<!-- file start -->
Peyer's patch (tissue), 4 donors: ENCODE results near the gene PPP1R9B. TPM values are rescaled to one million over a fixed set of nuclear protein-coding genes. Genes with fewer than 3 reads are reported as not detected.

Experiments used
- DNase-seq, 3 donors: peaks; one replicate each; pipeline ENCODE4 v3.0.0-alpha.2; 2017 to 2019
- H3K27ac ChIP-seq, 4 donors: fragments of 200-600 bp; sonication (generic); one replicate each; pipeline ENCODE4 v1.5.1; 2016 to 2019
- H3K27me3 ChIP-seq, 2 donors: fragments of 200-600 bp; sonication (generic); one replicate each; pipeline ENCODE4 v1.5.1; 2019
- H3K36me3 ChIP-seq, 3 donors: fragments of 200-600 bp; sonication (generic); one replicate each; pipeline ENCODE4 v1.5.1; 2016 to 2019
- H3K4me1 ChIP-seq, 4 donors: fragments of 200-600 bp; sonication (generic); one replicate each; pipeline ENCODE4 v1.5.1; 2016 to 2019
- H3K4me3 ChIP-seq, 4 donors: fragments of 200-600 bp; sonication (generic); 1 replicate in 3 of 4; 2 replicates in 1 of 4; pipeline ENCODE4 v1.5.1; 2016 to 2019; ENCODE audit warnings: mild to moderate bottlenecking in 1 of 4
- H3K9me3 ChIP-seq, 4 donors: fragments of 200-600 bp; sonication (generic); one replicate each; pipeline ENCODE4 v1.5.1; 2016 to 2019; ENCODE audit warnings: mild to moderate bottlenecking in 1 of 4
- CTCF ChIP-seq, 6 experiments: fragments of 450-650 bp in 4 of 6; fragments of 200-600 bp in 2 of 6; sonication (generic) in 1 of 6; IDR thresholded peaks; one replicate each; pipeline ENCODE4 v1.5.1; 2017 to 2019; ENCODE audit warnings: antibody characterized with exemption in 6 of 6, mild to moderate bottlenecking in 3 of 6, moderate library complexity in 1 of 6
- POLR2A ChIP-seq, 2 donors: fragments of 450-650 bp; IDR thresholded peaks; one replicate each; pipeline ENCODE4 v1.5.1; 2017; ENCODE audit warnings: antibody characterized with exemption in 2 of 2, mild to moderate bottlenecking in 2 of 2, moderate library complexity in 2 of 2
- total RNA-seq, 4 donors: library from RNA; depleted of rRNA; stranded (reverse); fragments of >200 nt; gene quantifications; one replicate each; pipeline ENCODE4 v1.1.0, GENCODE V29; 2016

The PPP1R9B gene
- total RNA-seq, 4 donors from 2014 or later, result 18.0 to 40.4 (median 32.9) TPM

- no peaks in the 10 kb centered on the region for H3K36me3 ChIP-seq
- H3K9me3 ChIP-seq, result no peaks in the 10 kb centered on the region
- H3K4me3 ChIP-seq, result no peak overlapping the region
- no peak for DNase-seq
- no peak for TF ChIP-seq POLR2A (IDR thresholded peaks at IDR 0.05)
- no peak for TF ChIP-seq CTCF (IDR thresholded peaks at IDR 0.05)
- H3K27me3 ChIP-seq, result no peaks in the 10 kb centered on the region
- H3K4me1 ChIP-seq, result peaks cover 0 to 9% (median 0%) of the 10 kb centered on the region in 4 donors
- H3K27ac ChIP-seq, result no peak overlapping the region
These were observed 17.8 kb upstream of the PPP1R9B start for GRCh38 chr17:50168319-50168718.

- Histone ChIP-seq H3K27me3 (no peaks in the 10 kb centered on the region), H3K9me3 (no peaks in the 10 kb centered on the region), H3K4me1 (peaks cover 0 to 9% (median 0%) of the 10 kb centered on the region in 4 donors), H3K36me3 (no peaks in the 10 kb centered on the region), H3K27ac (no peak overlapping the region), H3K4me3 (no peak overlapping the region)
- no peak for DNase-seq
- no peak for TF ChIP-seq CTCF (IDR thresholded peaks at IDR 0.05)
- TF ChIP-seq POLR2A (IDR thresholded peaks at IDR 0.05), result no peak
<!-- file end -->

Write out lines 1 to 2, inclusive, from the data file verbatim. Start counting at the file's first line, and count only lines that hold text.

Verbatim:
Peyer's patch (tissue), 4 donors: ENCODE results near the gene PPP1R9B. TPM values are rescaled to one million over a fixed set of nuclear protein-coding genes. Genes with fewer than 3 reads are reported as not detected.

Experiments used